Another week of summer has slipped by in a blur of picking, planting and processing…the sameness of the season.
|green beans for Winter|
We picked at least one hundred pounds of green beans this week!
We haven’t had such an abundance of green beans in years.
But, this planting is just about finished. (yay…those long rows are murderous on one’s back) It’s time to bush-hog those beans and plant the fall ‘taters.
Not to worry about a shortage of green beans, though. There are itty, bitty beans that should be ready for next Saturday’s Market.
We plan on getting the potatoes in the ground by mid-week so they will be ready for harvest in October. Those will carry us (and our customers) through the Winter.
And, if you were wondering…nope, still haven’t gotten all the Spring-planted potatoes harvested. There just aren’t enough hours in the day sometimes. But, it won’t hurt them to stay in the ground a while longer.
But, the real news this week is that we finally got something that I have wanted for a long, long time. And, when I tell you what it is, you will realize just how “different” I really am.
The acquisition that made my week?
A creep feeder.
|I am all kinds of excited about this purchase!|
I’ve been wanting another creep feeder for quite some time, but both the budget and availability were working against me. It can be difficult to find equipment that’s small enough for our operation and can be used for sheep. And, well, I guess the whole budget thing needs no explaining…
A creep feeder allows the smaller animals (in our case the lambs) constant access to grain. This produces a great growth rate during those first couple of months in the early Spring since they don’t have to battle with the ewes for food. Once they get some size to them and the grass is growing well, we stop using the creep feeder and just call them in for feed twice a day. The continued feeding assures that they are getting essential nutrients and allows us to monitor for flock health. But, by cutting down on constant access, we also cut down on the feed bill.
With an eye to growing more lambs for 2017, we needed more feeder space. So, I was thrilled when the feed store started stocking feeders. However, feeders don’t come cheap. And I had to convince the Boss of our need…
But, finally everything worked together and Valley Feed dropped off my new feeder on Monday morning. THANKS Y’ALL! Now, to get the barn rearranged and the feeder in place. Because it really isn't going to work sitting out there in front of the barn.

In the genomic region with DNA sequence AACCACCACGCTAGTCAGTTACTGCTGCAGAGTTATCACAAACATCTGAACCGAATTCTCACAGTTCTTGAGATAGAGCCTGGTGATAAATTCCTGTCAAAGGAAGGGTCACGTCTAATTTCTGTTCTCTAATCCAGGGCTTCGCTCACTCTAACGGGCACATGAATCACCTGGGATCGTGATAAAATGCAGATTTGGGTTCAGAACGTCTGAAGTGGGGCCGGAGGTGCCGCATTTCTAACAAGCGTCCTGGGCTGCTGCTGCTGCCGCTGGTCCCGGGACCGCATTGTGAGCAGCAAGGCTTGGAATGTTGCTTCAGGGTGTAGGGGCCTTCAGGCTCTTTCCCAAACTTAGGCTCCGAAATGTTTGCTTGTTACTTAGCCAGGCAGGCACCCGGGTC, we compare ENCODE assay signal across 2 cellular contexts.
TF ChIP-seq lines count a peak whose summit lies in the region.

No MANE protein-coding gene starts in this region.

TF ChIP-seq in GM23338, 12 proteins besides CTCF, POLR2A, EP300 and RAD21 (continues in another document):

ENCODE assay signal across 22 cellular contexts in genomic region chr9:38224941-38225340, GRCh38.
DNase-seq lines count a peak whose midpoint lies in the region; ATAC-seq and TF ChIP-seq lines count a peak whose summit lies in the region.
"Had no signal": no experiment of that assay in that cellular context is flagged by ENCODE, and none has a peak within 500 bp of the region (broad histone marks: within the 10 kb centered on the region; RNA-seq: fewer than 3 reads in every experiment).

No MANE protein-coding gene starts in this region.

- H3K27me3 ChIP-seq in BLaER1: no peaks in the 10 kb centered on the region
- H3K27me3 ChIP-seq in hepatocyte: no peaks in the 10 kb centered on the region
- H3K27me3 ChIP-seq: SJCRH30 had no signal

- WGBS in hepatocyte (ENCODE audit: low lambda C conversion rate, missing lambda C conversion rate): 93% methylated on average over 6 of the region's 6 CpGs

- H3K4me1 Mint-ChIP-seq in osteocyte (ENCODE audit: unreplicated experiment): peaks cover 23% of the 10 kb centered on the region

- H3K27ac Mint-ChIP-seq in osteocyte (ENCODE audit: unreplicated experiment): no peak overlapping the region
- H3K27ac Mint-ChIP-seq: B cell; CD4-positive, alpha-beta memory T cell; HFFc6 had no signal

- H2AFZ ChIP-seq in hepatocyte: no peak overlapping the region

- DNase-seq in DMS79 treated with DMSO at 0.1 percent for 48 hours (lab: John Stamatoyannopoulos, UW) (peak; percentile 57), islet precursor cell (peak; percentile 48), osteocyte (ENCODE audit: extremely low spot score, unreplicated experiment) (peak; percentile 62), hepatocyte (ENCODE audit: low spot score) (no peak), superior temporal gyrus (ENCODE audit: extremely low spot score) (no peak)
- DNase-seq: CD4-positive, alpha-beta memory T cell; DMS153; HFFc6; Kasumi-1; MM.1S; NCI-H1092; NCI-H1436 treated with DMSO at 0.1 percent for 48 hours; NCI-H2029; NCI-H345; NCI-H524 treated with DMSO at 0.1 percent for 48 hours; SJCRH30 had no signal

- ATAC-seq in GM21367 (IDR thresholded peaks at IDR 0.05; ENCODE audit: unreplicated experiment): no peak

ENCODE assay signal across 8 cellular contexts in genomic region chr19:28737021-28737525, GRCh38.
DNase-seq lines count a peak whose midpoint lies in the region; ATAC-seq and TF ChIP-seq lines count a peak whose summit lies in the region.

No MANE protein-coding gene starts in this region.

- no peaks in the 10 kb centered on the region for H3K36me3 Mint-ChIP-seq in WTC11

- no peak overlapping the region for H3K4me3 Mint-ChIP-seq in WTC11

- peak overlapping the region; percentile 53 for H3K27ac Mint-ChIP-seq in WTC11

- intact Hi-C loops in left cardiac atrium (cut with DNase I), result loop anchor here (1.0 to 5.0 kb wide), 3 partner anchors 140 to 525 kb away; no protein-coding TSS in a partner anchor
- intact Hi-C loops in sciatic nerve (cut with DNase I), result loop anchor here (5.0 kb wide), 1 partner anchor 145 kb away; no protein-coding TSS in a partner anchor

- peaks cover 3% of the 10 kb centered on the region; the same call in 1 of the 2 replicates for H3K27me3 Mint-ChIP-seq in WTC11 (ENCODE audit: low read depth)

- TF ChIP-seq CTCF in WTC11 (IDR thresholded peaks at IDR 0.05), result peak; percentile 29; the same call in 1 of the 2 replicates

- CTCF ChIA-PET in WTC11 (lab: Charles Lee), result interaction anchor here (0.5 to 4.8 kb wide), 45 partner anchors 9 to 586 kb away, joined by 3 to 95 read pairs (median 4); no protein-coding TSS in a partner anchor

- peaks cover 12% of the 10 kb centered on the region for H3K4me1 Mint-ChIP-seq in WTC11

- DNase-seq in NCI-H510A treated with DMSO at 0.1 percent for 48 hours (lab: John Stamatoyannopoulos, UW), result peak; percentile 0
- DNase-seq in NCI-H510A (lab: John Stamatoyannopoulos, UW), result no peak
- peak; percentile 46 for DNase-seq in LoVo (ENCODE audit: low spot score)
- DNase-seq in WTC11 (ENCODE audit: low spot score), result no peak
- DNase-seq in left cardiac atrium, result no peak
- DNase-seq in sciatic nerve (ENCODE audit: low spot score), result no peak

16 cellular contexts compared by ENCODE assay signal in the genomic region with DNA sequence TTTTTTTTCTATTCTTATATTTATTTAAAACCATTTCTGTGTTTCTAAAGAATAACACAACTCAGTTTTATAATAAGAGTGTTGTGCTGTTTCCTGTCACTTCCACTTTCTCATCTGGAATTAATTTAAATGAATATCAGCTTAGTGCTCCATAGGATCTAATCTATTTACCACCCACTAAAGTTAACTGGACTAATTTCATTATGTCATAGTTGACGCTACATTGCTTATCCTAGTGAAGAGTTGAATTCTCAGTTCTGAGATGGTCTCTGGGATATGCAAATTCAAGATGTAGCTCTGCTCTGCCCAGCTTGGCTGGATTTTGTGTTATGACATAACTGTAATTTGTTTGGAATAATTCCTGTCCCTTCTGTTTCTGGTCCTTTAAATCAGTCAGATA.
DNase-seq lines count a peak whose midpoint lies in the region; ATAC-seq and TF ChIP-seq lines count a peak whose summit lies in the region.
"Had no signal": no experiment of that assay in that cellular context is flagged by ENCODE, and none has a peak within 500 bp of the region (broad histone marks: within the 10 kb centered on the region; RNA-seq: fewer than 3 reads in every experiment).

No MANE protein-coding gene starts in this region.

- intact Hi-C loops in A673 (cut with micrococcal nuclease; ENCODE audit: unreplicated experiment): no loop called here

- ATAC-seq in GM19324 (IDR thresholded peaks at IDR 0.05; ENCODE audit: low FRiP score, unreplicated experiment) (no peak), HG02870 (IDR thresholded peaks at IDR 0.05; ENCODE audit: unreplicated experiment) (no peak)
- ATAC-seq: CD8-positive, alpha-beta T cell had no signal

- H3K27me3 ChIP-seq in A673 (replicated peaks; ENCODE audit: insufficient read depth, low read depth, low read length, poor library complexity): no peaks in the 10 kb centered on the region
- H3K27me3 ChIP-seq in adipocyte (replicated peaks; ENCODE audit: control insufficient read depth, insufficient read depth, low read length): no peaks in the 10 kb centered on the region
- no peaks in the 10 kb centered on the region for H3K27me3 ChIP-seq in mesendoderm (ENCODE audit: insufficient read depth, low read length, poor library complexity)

With the new ewes and the new feeder, we are poised to have what promises to be our biggest lambing season ever. And, it's just two weeks until we will begin working on the lambchop crop of 2017. Or, I should say Angus will begin working… (if he only knew what was ahead!)
This week was also another “week of the chicken”.
|getting ready to process broilers|
|scalding the first bird|
|catching broilers to move outside|
|broilers in pasture pen|
|thirsty broiler baby|
Once a month, it seems like everything revolves around the broilers as we process broilers, move broilers and receive broilers. The whole process went pretty smoothly this month. The scalder didn’t catch fire (like last month) and it didn’t take five hours for the chicks to arrive from town (that happened in March). AND, we added chicken feet to our product line. I don’t think that’s something I want to try, personally…but, in the spirit of “give the customer what they want…” we’ll give it a go. (and we have already sold some)
Saturday’s Market was amazing. Again.
|I never expected to see a Scarlet Macaw at the Market!|
This is "Nutty"
(I don't know if he/she was looking for tomatoes)
But, EVERYONE is looking for tomatoes. And, all I can say is…ME, TOO! From what I’ve heard, this year is not going to be an outstanding tomato year.
Everyone who grows field tomatoes has some sort of tale of woe. But, as long as we get tomatoes…
|there actually are tomatoes coming along...|
One of the local ladies told me a story of Mbrk’s “tomato-less” summer back in the day. They planted over and over, but the weather just didn’t cooperate. (something about frost in JUNE) And, then pest or disease affected the rest of the crop. Now this occurred at least 50 years ago, but the memory still lingers. (here’s hoping history does not repeat itself!)
|it didn't take much convincing to get the lambs to head to the barn|
As choretime approached, so did a thunderstorm. the race was neck and neck, but we got inside just before the downpour began. We didn’t get a lot of rain, but there was flooding in the north end of the county. It always amazes me how different the weather can be nearby.
And, that was it. Another week for the history books.
Hope you’re having a Happy Sunday!
Thanks for stopping by! Come back and “visit” again real soon.
Visit the Market virtually HERE.